Encounters like these are snide, though often civil enough, but some people have been downright hostile over others wearing masks. In April, novelist Elaine Hsieh Chou tweeted about a troubling experience she had one night in her neighborhood in New York City.
“Walking home just now, three men yelled, ‘Coronavirus is over’ at me because I was wearing a mask and then proceeded to make ‘Chinese sounds,’” Hsieh Chou wrote. (Throughout the pandemic, Asian Americans have dealt with aggressive harassment and even physical assault regardless of whether they were wearing a mask because of the coronavirus’s likely origins in Wuhan, China.)
“What hurts even more is, as I turned around to stare at them, they were laughing while they walked away,” Hsieh Chou wrote in the Twitter thread. “They looked like they were going out for the night. They are probably having a great time as we speak. They have certainly forgotten me.”
Meanwhile, she wrote, “I am crying, triggered by all the other times people have shouted at me in public for no reason, when I was minding my own business and just EXISTING.”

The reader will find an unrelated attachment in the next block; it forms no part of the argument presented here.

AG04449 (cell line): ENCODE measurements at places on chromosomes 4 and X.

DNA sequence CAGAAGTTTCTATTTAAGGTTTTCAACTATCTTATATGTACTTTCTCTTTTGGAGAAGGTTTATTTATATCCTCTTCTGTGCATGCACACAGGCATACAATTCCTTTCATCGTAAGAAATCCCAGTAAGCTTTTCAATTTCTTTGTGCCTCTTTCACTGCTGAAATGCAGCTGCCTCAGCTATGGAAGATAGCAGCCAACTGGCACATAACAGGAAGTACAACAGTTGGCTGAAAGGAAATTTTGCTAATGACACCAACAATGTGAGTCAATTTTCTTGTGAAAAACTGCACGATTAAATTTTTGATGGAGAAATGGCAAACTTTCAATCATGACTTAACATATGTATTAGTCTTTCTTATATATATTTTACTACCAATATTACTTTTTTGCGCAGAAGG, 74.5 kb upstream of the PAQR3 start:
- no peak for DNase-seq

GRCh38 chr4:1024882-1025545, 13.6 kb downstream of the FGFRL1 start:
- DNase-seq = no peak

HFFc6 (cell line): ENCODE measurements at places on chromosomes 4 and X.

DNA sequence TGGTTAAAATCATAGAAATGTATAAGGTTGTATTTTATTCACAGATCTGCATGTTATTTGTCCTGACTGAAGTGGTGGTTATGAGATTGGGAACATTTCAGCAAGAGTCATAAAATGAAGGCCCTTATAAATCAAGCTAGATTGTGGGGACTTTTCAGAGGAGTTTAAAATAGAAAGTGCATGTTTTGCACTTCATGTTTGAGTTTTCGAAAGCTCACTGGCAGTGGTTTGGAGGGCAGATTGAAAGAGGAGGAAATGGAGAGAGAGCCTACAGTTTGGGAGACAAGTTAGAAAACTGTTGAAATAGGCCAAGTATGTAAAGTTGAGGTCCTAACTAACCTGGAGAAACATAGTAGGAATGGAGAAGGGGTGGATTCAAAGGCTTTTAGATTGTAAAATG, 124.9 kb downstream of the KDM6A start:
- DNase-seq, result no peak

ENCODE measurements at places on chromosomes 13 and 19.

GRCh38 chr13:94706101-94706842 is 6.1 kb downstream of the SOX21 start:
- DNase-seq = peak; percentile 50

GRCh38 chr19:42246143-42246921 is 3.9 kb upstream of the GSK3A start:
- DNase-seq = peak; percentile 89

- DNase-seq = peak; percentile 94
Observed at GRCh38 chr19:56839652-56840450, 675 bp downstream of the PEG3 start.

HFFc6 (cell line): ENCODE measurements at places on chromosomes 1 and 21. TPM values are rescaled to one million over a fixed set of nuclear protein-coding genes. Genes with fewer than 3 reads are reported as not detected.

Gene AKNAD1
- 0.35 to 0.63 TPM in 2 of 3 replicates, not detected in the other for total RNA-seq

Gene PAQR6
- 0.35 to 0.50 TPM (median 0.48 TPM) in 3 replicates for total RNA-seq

Why do so many people feel compelled to call out mask usage? During the pandemic, mask-wearing was the norm and the expectation. Now that we’re tentatively entering the endemic phase of the virus, face coverings are mostly optional, which only makes them more of a loaded topic, said Monica Gandhi, a doctor and professor of medicine and infectious diseases at the University of California, San Francisco.
“That’s because the face mask has been the most visible sign of the pandemic,” she said.
If you’ve long accepted that and are eager to move on to the endemic phase of this virus, a mask is an unsettling visual reminder that we may not be out of the woods yet.
“That’s when you get people feeling compelled to comment or feeling affronted by others wearing masks,” Gandhi said. “The reality is, we should all be respectful of each other’s risk tolerance and choices.”
If you’re concerned about dealing with unpleasant remarks about your mask-wearing (or worse), experts in public health and de-escalation techniques offer their best advice below for getting through the next few months.
Remember: You don’t have to say anything.